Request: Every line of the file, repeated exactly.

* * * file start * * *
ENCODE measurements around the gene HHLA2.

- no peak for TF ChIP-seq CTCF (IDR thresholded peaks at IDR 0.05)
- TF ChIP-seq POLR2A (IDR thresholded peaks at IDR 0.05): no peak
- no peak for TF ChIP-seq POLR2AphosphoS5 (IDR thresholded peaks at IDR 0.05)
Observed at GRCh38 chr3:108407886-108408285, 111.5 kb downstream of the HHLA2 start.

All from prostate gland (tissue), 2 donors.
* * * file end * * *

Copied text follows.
ENCODE measurements around the gene HHLA2.

- no peak for TF ChIP-seq CTCF (IDR thresholded peaks at IDR 0.05)
- TF ChIP-seq POLR2A (IDR thresholded peaks at IDR 0.05): no peak
- no peak for TF ChIP-seq POLR2AphosphoS5 (IDR thresholded peaks at IDR 0.05)
Observed at GRCh38 chr3:108407886-108408285, 111.5 kb downstream of the HHLA2 start.

All from prostate gland (tissue), 2 donors.